In summery the target files should contain

@enumerate 
@item Set Defaults
@item Create Taps
@item Reset Configuration
@item Work Areas
@item CPU/Chip/CPU-Core Specific features
@item OnChip Flash
@end enumerate

@subsection Important variable names

By default, the end user should never need to set these
variables. However, if the user needs to override a setting they only
need to set the variable in a simple way.

@itemize @bullet
@item @b{CHIPNAME}
@* This gives a name to the overall chip, and is used as part of the
tap identifier dotted name.
@item @b{ENDIAN}
@* By default little - unless the chip or board is not normally used that way.
@item @b{CPUTAPID}
@* When OpenOCD examines the JTAG chain, it will attempt to identify
every chip. If the @t{-expected-id} is nonzero, OpenOCD attempts
to verify the tap id number verses configuration file and may issue an
error or warning like this. The hope is this will help pin point
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@example
Info:   JTAG tap: sam7x256.cpu tap/device found: 0x3f0f0f0f (Manufacturer: 0x787, Part: 0xf0f0, Version: 0x3)
Error:  ERROR: Tap: sam7x256.cpu - Expected id: 0x12345678, Got: 0x3f0f0f0f
Error:  ERROR: expected: mfg: 0x33c, part: 0x2345, ver: 0x1
Error:  ERROR:      got: mfg: 0x787, part: 0xf0f0, ver: 0x3
@end example

@item @b{_TARGETNAME}
@* By convention, this variable is created by the target configuration
script. The board configuration file may make use of this variable to
configure things like a ``reset init'' script, or other things
specific to that board and that target.

If the chip has 2 targets, use the names @b{_TARGETNAME0},
@b{_TARGETNAME1}, ... etc.

@b{Remember:} The ``board file'' may include multiple targets.

At no time should the name ``target0'' (the default target name if
none was specified) be used. The name ``target0'' is a hard coded name
- the next target on the board will be some other number.

The user (or board file) should reasonably be able to:

@example
   source [find target/FOO.cfg]
   $_TARGETNAME configure ... FOO specific parameters

   source [find target/BAR.cfg]
   $_TARGETNAME configure ... BAR specific parameters
@end example

@end itemize

@subsection TCL Variables Guide Line
The Full Tcl/Tk language supports ``namespaces'' - JIM-Tcl does not.

Thus the rule we follow in OpenOCD is this: Variables that begin with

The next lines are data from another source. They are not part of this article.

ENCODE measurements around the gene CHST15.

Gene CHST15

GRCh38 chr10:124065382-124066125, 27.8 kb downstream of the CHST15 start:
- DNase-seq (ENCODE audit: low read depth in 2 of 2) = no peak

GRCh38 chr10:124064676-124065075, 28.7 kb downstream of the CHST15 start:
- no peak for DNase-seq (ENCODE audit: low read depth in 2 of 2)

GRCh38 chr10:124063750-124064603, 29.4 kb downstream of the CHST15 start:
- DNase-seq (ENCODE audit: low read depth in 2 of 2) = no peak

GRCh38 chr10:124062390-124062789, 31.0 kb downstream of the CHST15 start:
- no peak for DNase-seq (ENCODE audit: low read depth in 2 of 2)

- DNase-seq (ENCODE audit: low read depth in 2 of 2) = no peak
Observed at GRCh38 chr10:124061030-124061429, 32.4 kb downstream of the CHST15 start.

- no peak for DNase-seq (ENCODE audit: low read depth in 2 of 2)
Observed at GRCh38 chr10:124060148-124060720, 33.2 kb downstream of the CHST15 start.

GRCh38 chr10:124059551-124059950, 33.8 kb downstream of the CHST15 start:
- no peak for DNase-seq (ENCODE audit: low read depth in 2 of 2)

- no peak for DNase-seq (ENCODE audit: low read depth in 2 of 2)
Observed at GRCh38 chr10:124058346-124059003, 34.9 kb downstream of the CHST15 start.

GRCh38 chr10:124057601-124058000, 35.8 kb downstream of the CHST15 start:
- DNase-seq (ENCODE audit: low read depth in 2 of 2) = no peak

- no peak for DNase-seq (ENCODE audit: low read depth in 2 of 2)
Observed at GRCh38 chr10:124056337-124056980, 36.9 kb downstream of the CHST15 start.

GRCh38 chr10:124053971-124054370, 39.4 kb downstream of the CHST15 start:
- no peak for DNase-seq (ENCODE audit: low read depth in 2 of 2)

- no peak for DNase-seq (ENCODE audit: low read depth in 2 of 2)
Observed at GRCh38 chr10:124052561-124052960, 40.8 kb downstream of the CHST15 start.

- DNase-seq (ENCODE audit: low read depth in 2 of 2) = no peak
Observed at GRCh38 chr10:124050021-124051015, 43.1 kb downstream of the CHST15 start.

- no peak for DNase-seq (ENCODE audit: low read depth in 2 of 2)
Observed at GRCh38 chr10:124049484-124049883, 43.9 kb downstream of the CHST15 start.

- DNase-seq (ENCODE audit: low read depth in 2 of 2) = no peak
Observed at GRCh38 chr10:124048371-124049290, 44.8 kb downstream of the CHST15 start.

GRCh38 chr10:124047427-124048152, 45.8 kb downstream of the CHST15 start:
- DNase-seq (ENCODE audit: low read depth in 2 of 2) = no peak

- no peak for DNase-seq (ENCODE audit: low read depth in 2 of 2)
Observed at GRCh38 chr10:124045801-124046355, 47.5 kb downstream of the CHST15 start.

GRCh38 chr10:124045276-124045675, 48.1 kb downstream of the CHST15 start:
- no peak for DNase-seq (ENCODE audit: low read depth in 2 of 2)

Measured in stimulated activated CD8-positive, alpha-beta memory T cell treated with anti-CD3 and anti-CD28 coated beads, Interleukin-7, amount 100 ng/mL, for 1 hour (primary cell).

a leading underscore are temporal in nature, and can be modified and
used at will within a ?TARGET? configuration file

@b{EXAMPLE:} The user should be able to do this:

@example
   # Board has 3 chips,
   #    PXA270 #1 network side, big endian
   #    PXA270 #2 video side, little endian
   #    Xilinx    Glue logic
   set CHIPNAME network
   set ENDIAN big
   source [find target/pxa270.cfg]
   # variable: _TARGETNAME = network.cpu
   # other commands can refer to the "network.cpu" tap.
   $_TARGETNAME configure .... params for this cpu..
   
   set ENDIAN little
   set CHIPNAME video
   source [find target/pxa270.cfg]
   # variable: _TARGETNAME = video.cpu
   # other commands can refer to the "video.cpu" tap.
   $_TARGETNAME configure .... params for this cpu..
   
   unset ENDIAN
   set CHIPNAME xilinx
   source [find target/spartan3.cfg]

   # Since $_TARGETNAME is temporal..
   #  these names still work!
   network.cpu configure ... params
   video.cpu   configure ... params

@end example

@subsection Default Value Boiler Plate Code

All target configuration files should start with this (or a modified form)

@example
# SIMPLE example
if @{ [info exists CHIPNAME] @} @{	
   set  _CHIPNAME $CHIPNAME    
@} else @{	 
   set  _CHIPNAME sam7x256
@}

if @{ [info exists ENDIAN] @} @{	
   set  _ENDIAN $ENDIAN    
@} else @{	 
   set  _ENDIAN little
@}

if @{ [info exists CPUTAPID ] @} @{
   set _CPUTAPID $CPUTAPID
@} else @{
   set _CPUTAPID 0x3f0f0f0f
@}

@end example

@subsection Creating Taps
After the ``defaults'' are choosen, [see above], the taps are created.

@b{SIMPLE example:} such as an Atmel AT91SAM7X256

@example
# for an ARM7TDMI.
set _TARGETNAME [format "%s.cpu" $_CHIPNAME]
jtag newtap $_CHIPNAME cpu -irlen 4 -ircapture 0x1 -irmask 0xf -expected-id $_CPUTAPID
@end example

@b{COMPLEX example:}

This is an SNIP/example for an STR912 - which has 3 internal taps. Key features shown:

@enumerate
@item @b{Unform tap names} - See: Tap Naming Convention
@item @b{_TARGETNAME} is created at the end where used.
@end enumerate

@example
if @{ [info exists FLASHTAPID ] @} @{
   set _FLASHTAPID $FLASHTAPID
@} else @{
   set _FLASHTAPID 0x25966041